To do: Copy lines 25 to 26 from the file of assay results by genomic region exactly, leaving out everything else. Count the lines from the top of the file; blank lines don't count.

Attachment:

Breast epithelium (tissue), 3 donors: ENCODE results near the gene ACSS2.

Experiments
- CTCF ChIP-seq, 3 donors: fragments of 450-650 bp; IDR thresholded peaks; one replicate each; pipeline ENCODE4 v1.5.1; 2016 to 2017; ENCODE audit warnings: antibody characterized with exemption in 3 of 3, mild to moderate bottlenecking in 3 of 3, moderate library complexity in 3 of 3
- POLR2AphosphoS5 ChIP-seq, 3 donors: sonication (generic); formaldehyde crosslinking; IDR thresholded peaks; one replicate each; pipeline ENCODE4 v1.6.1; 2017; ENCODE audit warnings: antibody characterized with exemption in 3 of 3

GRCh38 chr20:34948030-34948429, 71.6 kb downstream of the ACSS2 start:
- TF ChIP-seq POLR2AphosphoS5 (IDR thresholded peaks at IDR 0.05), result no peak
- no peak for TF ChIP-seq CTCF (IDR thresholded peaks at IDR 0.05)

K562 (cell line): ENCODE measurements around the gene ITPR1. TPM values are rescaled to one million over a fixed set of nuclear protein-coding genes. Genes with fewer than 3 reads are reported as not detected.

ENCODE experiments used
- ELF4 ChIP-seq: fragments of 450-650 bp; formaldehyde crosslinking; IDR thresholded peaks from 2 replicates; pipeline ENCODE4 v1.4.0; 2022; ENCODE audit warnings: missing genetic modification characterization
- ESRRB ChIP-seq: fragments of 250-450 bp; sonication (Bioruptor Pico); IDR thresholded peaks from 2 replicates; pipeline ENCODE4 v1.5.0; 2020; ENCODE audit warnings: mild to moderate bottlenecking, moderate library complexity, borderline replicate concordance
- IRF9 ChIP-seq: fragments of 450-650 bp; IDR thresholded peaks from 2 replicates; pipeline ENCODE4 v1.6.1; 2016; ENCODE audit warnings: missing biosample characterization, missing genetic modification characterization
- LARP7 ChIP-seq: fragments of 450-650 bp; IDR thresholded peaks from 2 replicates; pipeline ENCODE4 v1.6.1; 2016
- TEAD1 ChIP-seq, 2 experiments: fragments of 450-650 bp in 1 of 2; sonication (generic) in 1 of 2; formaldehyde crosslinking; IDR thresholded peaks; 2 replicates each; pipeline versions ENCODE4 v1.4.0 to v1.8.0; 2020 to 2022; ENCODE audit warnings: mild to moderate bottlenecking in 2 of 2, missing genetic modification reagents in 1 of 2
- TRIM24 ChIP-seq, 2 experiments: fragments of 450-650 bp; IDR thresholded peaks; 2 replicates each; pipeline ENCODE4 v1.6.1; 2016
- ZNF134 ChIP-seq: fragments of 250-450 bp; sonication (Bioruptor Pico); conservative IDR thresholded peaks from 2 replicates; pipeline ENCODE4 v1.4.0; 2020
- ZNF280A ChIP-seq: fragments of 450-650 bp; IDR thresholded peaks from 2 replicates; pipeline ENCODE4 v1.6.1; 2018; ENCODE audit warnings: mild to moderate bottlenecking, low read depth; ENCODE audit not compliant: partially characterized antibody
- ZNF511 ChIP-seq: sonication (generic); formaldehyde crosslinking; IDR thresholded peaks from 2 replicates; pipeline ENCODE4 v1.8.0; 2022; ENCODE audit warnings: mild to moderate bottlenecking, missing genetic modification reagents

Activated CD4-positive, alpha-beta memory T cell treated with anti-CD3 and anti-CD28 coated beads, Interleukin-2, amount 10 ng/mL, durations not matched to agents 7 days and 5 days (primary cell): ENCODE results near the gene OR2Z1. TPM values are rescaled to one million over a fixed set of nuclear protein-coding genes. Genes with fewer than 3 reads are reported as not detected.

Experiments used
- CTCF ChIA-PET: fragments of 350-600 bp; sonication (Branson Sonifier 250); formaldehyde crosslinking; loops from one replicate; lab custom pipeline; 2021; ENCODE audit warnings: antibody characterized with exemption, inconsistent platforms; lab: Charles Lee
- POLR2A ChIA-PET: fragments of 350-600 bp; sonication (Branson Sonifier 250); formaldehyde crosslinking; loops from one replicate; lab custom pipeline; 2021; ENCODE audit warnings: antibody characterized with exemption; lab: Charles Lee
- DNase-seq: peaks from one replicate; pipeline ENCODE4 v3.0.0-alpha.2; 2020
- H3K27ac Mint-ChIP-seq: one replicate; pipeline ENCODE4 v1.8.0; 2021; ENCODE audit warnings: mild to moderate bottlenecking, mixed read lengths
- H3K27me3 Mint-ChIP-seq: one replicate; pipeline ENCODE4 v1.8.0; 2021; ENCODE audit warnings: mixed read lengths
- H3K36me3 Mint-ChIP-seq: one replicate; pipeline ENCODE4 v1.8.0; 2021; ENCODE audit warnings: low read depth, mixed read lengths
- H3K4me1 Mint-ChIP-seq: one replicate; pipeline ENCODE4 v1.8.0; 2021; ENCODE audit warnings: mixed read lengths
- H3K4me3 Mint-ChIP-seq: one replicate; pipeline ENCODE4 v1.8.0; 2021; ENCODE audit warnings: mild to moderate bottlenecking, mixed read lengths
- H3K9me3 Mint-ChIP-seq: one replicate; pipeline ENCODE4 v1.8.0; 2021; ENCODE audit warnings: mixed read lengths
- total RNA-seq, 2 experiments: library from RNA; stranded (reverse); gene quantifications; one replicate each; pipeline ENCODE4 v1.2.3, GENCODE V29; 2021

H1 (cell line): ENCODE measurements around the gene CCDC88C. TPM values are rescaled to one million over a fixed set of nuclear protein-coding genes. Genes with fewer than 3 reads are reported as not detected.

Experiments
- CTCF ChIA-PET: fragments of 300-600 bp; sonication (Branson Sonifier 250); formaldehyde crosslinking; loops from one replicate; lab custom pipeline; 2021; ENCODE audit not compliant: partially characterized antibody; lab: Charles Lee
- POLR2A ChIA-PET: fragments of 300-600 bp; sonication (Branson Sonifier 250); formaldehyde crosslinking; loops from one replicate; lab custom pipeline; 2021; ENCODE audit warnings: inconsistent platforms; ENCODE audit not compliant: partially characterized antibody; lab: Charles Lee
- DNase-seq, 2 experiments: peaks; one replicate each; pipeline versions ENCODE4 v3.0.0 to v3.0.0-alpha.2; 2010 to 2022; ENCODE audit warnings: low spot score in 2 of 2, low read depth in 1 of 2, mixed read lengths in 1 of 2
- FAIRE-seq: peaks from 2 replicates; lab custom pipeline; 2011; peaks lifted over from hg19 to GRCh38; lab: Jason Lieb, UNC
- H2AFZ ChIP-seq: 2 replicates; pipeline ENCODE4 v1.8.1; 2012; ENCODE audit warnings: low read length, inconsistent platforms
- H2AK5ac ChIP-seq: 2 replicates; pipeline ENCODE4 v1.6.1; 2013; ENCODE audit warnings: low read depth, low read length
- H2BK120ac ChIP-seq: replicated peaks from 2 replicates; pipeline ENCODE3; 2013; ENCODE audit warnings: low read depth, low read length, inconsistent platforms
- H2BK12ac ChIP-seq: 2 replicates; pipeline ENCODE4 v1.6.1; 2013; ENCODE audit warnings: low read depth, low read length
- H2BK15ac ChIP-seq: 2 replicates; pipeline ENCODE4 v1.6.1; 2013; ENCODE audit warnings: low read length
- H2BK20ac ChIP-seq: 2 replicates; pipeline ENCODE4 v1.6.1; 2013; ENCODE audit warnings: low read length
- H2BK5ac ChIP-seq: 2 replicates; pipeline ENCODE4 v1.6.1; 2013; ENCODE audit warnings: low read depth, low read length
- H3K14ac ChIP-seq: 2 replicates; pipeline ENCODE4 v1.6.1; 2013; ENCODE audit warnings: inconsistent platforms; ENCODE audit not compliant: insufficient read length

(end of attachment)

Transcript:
- H3K27me3 Mint-ChIP-seq: one replicate; pipeline ENCODE4 v1.8.0; 2021; ENCODE audit warnings: mixed read lengths
- H3K36me3 Mint-ChIP-seq: one replicate; pipeline ENCODE4 v1.8.0; 2021; ENCODE audit warnings: low read depth, mixed read lengths